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What Are Immunostimulants?

Vaccines are a type of specific immunostimulant.
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  • Written By: Emma Lloyd
  • Edited By: Bronwyn Harris
  • Last Modified Date: 21 July 2014
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Immunostimulants are substances that modulate the immune system by stimulating the function of one or more of the system’s components. There are two types. Specific immunostimulants, such as vaccines, stimulate an immune response to one or more specific antigenic types. In contrast, non-specific immunostimulants do not have any antigenic specificity but can act as general stimulants that enhance the function of certain types of immune cells.

In terms of immunostimulant substances used in the general human population, it is vaccines which are most commonly employed. Vaccines are used to stimulate a protective immune response to antigens from specific pathogens. The influenza vaccine, for example, uses several antigens from different strains of the flu virus. People who are vaccinated are then protected against infection from those particular strains.

Another type of immunostimulant called an adjuvant is often used in conjunction with vaccines. Adjuvants are a type of non-specific immunostimulant. Administering an adjuvant along with a vaccine helps generate a stronger protective response to the antigens in the vaccine, providing a better degree of protection against the pathogen. One example of an adjuvant is alum, which is often used in human vaccines. Alum is made from aluminum salts such as aluminum hydroxide and aluminum phosphate.

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Many chemical substances produced by the human body function as immunostimulants. Cytokines are a type of immunostimulant which are produced by cells of the immune system, and many have a role in enhancing immune function. In addition, some female sex hormones, as well as granulocyte macrophage colony-stimulating factor, prolactin, and growth hormone, are known to have immunostimulant effects.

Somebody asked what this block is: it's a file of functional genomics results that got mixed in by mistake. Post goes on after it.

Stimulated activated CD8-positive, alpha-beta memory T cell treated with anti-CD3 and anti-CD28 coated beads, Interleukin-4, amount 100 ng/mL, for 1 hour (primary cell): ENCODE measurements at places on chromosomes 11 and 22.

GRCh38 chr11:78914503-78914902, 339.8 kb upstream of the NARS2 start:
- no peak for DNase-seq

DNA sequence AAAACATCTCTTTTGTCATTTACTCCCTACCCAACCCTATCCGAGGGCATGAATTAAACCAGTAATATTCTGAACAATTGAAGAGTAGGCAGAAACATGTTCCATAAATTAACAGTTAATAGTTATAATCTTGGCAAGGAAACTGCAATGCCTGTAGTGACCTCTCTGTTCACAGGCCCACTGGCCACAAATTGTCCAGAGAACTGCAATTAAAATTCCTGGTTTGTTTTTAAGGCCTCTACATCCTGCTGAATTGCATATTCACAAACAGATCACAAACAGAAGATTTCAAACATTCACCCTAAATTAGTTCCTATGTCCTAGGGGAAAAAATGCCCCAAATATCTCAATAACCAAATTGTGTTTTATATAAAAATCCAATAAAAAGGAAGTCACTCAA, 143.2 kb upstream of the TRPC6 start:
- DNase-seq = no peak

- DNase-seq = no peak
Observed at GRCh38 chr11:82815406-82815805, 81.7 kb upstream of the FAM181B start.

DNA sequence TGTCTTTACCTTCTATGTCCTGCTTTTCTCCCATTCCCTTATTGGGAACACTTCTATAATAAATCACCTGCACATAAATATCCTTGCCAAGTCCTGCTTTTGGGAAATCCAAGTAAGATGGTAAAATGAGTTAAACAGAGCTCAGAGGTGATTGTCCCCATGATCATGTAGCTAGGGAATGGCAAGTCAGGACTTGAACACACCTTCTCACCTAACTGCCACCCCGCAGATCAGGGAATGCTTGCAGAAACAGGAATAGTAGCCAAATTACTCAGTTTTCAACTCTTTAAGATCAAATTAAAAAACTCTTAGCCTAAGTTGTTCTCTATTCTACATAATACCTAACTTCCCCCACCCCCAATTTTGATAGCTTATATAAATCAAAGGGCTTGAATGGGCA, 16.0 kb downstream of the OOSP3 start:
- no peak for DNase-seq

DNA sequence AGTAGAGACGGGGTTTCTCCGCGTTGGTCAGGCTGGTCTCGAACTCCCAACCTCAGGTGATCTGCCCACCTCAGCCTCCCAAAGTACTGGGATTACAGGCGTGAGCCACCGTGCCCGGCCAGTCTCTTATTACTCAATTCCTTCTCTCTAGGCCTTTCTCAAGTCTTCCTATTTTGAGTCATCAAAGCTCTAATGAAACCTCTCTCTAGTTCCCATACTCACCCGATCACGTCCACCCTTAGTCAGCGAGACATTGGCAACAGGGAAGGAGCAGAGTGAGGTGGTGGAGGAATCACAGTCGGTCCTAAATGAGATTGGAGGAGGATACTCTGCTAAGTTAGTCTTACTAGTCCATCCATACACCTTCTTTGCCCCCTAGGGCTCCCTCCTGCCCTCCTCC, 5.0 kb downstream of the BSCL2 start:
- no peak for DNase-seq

Several types of synthetic immunostimulant drugs have been manufactured. One of these is Macrokine, also known as tetrachlorodecaoxide, which has a variety of functions. Immunostimulant drugs such as Macrokine can function as adjuvants and have used in the treatment of ulcers, diabetic foot problems, and for wound dressings.

Immunostimulant nutrients are substances obtained from food or medicinal plants that have a stimulant effect on the immune system. This class of immunostimulants includes several vitamins, minerals, and other types of nutrients. One of the most well-known is Vitamin C, but although anecdotal evidence and the results of some studies indicate an immunostimulant effect, the true role of this vitamin is still not well known. Vitamin C has, however, been shown in at least one study to reduce the duration of infection with the common cold, but severity of symptoms is not reduced.

Beta-glucans are another type of immunostimulant nutrient, found in plants, fungi, and bacteria. Various types of beta-glucans occur in cellulose fibers in trees and plants, and can also be found in yeast, bacteria, and fungi. Beta-glucans have been trialed as adjuvants in cancer therapy, for wound dressing to help prevent post-surgical infection, as a treatment for radiation exposure, and in the treatment of certain types of allergy.

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